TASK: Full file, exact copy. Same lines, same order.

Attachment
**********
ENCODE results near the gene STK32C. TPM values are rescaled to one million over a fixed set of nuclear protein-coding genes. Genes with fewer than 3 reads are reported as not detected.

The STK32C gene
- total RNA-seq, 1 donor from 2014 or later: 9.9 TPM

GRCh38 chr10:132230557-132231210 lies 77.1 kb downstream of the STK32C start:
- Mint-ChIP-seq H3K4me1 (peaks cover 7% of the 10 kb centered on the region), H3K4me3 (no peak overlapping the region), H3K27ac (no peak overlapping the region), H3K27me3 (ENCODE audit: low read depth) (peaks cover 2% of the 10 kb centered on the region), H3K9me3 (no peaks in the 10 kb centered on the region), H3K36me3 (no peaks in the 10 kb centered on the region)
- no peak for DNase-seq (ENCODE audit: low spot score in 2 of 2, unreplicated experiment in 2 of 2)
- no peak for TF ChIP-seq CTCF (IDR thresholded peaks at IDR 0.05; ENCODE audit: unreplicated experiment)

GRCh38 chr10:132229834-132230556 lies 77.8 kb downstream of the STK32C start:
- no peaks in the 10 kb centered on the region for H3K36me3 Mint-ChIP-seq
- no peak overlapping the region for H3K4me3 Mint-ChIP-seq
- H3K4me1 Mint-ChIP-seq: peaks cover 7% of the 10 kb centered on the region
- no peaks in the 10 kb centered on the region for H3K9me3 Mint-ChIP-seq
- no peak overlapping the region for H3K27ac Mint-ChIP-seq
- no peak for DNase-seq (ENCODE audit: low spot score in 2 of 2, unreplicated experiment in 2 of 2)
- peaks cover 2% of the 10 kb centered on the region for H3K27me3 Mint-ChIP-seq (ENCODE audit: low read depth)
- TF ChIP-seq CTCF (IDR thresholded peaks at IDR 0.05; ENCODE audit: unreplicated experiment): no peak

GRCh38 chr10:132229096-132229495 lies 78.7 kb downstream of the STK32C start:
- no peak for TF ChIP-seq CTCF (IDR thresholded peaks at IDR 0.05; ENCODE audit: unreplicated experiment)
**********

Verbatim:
ENCODE results near the gene STK32C. TPM values are rescaled to one million over a fixed set of nuclear protein-coding genes. Genes with fewer than 3 reads are reported as not detected.

The STK32C gene
- total RNA-seq, 1 donor from 2014 or later: 9.9 TPM

GRCh38 chr10:132230557-132231210 lies 77.1 kb downstream of the STK32C start:
- Mint-ChIP-seq H3K4me1 (peaks cover 7% of the 10 kb centered on the region), H3K4me3 (no peak overlapping the region), H3K27ac (no peak overlapping the region), H3K27me3 (ENCODE audit: low read depth) (peaks cover 2% of the 10 kb centered on the region), H3K9me3 (no peaks in the 10 kb centered on the region), H3K36me3 (no peaks in the 10 kb centered on the region)
- no peak for DNase-seq (ENCODE audit: low spot score in 2 of 2, unreplicated experiment in 2 of 2)
- no peak for TF ChIP-seq CTCF (IDR thresholded peaks at IDR 0.05; ENCODE audit: unreplicated experiment)

GRCh38 chr10:132229834-132230556 lies 77.8 kb downstream of the STK32C start:
- no peaks in the 10 kb centered on the region for H3K36me3 Mint-ChIP-seq
- no peak overlapping the region for H3K4me3 Mint-ChIP-seq
- H3K4me1 Mint-ChIP-seq: peaks cover 7% of the 10 kb centered on the region
- no peaks in the 10 kb centered on the region for H3K9me3 Mint-ChIP-seq
- no peak overlapping the region for H3K27ac Mint-ChIP-seq
- no peak for DNase-seq (ENCODE audit: low spot score in 2 of 2, unreplicated experiment in 2 of 2)
- peaks cover 2% of the 10 kb centered on the region for H3K27me3 Mint-ChIP-seq (ENCODE audit: low read depth)
- TF ChIP-seq CTCF (IDR thresholded peaks at IDR 0.05; ENCODE audit: unreplicated experiment): no peak

GRCh38 chr10:132229096-132229495 lies 78.7 kb downstream of the STK32C start:
- no peak for TF ChIP-seq CTCF (IDR thresholded peaks at IDR 0.05; ENCODE audit: unreplicated experiment)